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  5. "Farfar har tappat en nagel."

"Farfar har tappat en nagel."

Translation:Grandfather has lost a nail.

January 14, 2015

30 Comments


https://www.duolingo.com/profile/CsabaSndor

Terrible :s I feel the pain reading the sentence...


https://www.duolingo.com/profile/jaiirapetjan

I thought that it was a way of saying that he is becoming senile... thanks for the comments, now I understand and agree with heimaey! Take a lingot!


https://www.duolingo.com/profile/LeEoZa

why "grandpa has dropped a nail" is wrong?


https://www.duolingo.com/profile/Arnauti

en nagel in Swedish is only a nail as in a fingernail or toenail in English. The one carpenters use is en spik. So lose is the right verb in English.


https://www.duolingo.com/profile/person222222

I can see "dropped a nail" as in, "he was cutting his nails and one fell on the ground." could this mean that?


https://www.duolingo.com/profile/Arnauti

Possibly, but more likely he hurt his finger … happened to a friend of mine once, slammed his finger in a car door and it turned black and the nail fell off. Pretty gross.


https://www.duolingo.com/profile/Iris439185

Happened to me as well, but when the nail came off, didn't I technically drop it? Or does to drop have a more specific meaning?


https://www.duolingo.com/profile/devalanteriel

Maybe it dropped, but I don't think you dropped it - wouldn't you agree? :)


https://www.duolingo.com/profile/Nicolasall8

So, he dropped is lost nail? ;)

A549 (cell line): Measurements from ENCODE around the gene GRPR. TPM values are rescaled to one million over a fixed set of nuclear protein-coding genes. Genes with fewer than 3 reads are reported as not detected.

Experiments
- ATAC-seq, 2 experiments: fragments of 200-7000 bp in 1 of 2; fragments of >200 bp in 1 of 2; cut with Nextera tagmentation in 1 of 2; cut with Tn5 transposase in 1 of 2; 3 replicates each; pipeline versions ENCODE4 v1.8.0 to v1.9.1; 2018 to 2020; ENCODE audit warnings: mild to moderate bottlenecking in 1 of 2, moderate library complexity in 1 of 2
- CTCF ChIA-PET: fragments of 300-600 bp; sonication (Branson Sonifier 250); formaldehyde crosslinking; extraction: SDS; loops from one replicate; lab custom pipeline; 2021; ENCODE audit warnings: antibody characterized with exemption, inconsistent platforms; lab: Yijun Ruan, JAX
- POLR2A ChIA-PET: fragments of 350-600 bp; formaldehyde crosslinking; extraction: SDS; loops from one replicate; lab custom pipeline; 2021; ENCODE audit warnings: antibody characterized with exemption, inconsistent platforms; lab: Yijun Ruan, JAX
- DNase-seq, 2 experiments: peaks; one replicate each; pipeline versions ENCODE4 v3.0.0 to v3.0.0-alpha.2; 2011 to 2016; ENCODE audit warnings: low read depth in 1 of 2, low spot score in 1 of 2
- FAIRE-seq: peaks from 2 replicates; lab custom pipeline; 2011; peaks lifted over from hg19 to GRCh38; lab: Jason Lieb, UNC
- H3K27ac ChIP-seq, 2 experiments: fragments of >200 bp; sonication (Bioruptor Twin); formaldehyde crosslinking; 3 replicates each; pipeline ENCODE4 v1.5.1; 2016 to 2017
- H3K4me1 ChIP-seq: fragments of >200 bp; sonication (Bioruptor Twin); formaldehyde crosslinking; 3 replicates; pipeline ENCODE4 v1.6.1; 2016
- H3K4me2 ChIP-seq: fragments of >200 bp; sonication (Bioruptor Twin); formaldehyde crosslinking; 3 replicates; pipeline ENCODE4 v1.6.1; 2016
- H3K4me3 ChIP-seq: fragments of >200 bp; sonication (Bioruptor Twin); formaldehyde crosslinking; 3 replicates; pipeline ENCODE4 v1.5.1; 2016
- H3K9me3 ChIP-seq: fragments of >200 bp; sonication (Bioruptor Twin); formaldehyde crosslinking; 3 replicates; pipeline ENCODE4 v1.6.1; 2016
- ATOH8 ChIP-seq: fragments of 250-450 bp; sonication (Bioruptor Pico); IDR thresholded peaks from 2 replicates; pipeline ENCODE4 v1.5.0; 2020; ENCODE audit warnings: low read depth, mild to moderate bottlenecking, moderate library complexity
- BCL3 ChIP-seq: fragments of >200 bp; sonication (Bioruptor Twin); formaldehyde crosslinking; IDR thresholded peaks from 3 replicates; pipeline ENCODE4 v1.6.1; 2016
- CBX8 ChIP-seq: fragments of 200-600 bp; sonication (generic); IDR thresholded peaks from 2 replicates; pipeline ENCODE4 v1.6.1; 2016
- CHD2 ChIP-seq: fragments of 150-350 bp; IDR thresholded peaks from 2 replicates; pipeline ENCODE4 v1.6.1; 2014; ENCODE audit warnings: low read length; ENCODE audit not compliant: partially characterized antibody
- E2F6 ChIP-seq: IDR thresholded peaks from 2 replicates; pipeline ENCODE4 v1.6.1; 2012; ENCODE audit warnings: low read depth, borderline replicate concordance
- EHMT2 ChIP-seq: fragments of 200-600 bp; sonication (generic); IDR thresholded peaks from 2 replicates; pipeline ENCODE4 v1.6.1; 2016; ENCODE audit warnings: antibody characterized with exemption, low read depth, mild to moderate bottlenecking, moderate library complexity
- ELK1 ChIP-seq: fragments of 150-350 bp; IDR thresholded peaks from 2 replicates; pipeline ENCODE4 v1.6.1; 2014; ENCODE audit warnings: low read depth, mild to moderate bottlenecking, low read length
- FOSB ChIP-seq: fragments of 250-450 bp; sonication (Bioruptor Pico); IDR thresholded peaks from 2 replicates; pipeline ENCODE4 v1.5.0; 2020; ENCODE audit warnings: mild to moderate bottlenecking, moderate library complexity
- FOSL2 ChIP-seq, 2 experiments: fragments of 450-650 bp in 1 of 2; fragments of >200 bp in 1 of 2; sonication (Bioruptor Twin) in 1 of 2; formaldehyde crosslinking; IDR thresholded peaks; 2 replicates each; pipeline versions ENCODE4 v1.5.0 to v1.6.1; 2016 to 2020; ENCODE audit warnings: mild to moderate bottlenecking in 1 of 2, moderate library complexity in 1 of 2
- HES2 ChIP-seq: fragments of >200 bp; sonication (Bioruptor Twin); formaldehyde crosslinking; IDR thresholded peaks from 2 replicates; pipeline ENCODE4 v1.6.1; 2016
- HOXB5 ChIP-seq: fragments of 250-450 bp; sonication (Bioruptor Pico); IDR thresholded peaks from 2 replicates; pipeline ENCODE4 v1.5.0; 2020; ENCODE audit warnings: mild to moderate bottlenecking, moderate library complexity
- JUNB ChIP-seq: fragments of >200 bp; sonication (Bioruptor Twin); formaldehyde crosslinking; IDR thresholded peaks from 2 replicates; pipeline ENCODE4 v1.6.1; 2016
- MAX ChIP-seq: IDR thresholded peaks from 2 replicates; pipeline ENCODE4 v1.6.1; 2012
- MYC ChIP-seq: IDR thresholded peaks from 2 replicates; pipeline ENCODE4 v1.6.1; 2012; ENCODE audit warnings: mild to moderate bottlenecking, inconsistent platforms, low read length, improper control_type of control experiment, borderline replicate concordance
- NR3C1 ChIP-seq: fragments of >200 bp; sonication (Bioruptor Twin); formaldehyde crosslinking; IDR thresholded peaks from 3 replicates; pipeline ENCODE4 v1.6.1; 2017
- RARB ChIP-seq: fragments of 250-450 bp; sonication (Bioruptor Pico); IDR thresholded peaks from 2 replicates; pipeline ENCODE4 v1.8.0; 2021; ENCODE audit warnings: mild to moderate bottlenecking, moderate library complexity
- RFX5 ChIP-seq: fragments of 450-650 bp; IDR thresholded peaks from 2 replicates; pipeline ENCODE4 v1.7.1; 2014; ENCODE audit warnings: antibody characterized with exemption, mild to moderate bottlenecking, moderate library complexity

https://www.duolingo.com/profile/WildSage

it says fingernail in the hints, is this also toenails?


https://www.duolingo.com/profile/Arnauti

Yes, we just put (finger) there to make it clear it's not about carpenter's nails. – The exact word for 'toenail' is tånagel of course.


https://www.duolingo.com/profile/rkvance5

It's not about what 'nagel' means, it's about what "tappa' means. A nail, whether finger- or otherwise, can be dropped. "...has dropped a [finger]nail" should be accepted as correct.


https://www.duolingo.com/profile/devalanteriel

We're not supposed to accept every possible translation - we can leave out ones that are highly unrealistic and that would detract from the intended teaching. This is a great example of that.


https://www.duolingo.com/profile/mshort1803

Why isn't "Grandpa has lost a nail" accepted?


https://www.duolingo.com/profile/sotnosen93

It should be. Report it.


https://www.duolingo.com/profile/Christina_Hamsun

poor, poor grandpa! What life has finally done to him.. Man måste genast klistra den nageln tillbaks! :D


https://www.duolingo.com/profile/Gnurfel

Happens all the time to marathon runners. Go Gramps Go!!! :)


https://www.duolingo.com/profile/OzanKotan

Why is my answer 'The grandfather has lost a nail' wrong? And how would it be if we want to say 'The grandfather.. '?


https://www.duolingo.com/profile/devalanteriel

That would be farfarn or farfadern, but it's not exactly a common thing to say.


https://www.duolingo.com/profile/Jason227121

Would "en nagel" always imply "a nail" whereas "nagelen" would imply "the nail" or "his nail" depending on context or could this also be read as "his nail"?


https://www.duolingo.com/profile/devalanteriel

nageln, but yeah, that's how I'd use them.


https://www.duolingo.com/profile/BrianCcreature

Languages are awesome! I can definitely see making something with someone and saying, "ge mig en nagel" :)


https://www.duolingo.com/profile/JANBOEVINK

You mean: ge mig en spik.


https://www.duolingo.com/profile/BrianCcreature

That's what I meant, though I guess i didn't make it clear. I love these little things between languages. "Hey, can you hand me that fingernail?" :-)

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